Sparkling white sand beaches, Mayan ruins, quaint fishing villages and turquoise cenotes are just some of the incredible attractions that lure travellers to Mexico. An easy way to explore is by booking excursions through a tour operator or resort, but that sometimes means a higher price tag or being at the mercy of a highly-scheduled itinerary. Instead, more adventurous-types may be inclined to rent a car so they’re free to explore on their own…but is it safe to drive in Mexico?
The answer is yes, as long as you’re prepared and stick to more travelled routes such as the drive from Cancun to Tulum, or the west coast around Cabo and Puerto Vallarta. Here are a few tips for those planning on renting a car and driving in Mexico, which will helpfully minimize any road blocks along the way.
1) Keep a map handy when driving through Mexico
Roadways in Mexico’s main tourist areas are actually surprisingly well marked and lit, particularly on major highways like the 180 which links popular spots like Chichen Itza and Cancun. However, those turning off the highway to explore a cenote or travel to beautiful islands like Holbox will at some point find themselves navigating through tiny, dusty towns—and that’s where a map comes in handy.
Many rental cars in Mexico come equipped with GPS, or are available to rent for about $30+USD per day. You can save money by downloading MAPS.ME, a fantastic, free app which works just like a GPS (one might say even better!) and is available offline so it won’t eat up your data.
Of course it’s always important to have a paper map just in case there’s no satellite signal or your cell phone runs out of juice, and you can usually find one in the free tourist guides at the airport.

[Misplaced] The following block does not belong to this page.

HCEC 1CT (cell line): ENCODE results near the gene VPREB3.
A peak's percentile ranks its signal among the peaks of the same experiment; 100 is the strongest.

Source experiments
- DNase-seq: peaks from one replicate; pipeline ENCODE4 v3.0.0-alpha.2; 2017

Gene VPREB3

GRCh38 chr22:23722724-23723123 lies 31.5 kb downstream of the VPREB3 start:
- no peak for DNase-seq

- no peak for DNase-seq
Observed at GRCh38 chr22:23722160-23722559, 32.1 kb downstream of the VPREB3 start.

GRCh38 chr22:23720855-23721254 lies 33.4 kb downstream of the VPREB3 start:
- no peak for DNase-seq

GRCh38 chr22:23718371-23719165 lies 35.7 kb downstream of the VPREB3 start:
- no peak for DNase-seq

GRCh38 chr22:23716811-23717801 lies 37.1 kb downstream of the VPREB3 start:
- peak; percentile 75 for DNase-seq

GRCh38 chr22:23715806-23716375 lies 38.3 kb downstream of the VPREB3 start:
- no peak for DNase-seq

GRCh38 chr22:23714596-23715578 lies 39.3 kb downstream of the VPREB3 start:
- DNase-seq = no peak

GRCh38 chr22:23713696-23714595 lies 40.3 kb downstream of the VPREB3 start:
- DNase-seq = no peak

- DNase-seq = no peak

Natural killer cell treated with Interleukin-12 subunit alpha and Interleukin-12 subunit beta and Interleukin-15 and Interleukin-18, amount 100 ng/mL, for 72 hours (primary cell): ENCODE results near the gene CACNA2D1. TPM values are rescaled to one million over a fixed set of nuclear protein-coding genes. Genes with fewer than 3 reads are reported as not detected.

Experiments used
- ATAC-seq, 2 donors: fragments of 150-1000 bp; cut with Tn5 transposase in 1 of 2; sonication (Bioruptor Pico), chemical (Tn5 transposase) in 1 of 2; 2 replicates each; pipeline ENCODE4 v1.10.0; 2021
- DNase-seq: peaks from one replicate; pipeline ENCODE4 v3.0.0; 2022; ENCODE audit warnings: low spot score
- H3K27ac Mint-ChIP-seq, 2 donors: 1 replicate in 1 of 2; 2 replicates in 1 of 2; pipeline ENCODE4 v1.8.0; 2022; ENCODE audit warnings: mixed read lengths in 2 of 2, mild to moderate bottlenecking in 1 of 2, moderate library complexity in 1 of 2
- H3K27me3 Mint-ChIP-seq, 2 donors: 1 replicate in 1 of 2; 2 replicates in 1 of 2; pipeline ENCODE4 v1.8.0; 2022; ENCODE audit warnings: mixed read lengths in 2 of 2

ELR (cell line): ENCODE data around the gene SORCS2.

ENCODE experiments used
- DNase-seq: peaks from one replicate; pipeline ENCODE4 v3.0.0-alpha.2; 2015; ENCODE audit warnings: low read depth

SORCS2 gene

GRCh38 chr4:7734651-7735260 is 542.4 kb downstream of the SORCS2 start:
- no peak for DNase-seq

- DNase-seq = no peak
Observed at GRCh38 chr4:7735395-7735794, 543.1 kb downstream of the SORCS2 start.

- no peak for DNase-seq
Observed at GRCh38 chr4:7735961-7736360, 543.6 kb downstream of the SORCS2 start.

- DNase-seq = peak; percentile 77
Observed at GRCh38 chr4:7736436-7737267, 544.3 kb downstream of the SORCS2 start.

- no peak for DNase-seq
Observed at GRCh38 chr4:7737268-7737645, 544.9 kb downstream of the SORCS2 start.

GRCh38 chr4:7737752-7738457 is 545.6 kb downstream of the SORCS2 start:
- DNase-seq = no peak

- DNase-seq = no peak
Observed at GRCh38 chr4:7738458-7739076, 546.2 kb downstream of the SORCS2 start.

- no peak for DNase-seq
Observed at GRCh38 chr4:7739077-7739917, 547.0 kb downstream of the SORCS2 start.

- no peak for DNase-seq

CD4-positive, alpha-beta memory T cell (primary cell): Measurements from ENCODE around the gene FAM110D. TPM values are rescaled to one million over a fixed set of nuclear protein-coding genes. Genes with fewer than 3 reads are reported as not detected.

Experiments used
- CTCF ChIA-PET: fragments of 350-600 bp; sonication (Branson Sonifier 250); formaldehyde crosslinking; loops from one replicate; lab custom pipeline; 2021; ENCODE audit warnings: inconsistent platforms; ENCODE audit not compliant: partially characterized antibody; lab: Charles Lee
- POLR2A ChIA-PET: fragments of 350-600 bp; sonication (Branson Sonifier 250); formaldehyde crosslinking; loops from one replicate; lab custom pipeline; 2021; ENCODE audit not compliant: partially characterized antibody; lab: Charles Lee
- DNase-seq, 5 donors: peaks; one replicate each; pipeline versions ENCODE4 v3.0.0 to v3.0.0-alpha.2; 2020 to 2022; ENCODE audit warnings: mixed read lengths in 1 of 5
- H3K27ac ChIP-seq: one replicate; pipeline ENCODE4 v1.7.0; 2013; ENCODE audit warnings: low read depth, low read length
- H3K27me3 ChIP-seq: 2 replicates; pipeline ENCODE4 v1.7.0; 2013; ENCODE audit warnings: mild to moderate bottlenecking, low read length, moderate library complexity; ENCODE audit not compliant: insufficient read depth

2) Pack your pesos
Mexico is great for margaritas and tequila…and not so great when it comes to letting people actually pay for things.
It’s not uncommon to find the credit card machine down with no ATM in sight—even at major tourist spots like Chichen Itza—so it’s critical to have lots of pesos on hand if you’re driving. Toll booths will only accept pesos (don’t even try offering the operator USD), and there’s a good chance the credit card machine won’t work if you try filling up at a gas station in one of the tinier towns. Make sure you have extra money left over to buy some delicious fish tacos are a roadside stand—just one of the perks of a Mexican road trip!
3) Rent from a reputable company
The last thing you want is the car you rented from some guy in a kiosk who shouted “I give you good price!” to break down in the middle of nowhere. You’re far better off spending a few extra bucks to rent from a reputable company like Avis or Hertz, knowing that if anything were to go wrong with the rental it would be properly dealt with.
It also goes without saying to ensure you’re protected should you have the misfortune of getting into a collision, so be sure to get some car insurance quotes before driving off into the Mexican sunset.
4) Drive with caution when renting a car in Mexico
Once you get off the main highways, expect the unexpected. From tarantulas camped out in the median to navigating dusty, gravel roads to a cenote and sudden summer storms that render your windshield wipers useless, driving in Mexico can be quite the adventure. If budget allows, renting a more rugged vehicle such as a Jeep can be a big help—especially when driving around gaping potholes or over the massive speed bumps that are popular in small towns.
5) Get road trip ready
The key to any successful road trip is great tunes and good snacks, so stock up before you hit the highway. Keep lots of bottled water on hand, along with snacks like Clif bars in case of an emergency. As for music, it’s a good idea to load up your smartphone with songs and bring a USB cord to connect it to the console, as radio signals are intermittent in more rural areas. And remember: when it comes to the music, it’s always driver’s choice!
YOU MIGHT ALSO ENJOY:
- The best of Cabo San Lucas, Mexico
- The best Baja beaches
- Camel riding in Cabo: Adventure in the Baja outback
- 9 tips you need to know before visiting Chichén Itzá
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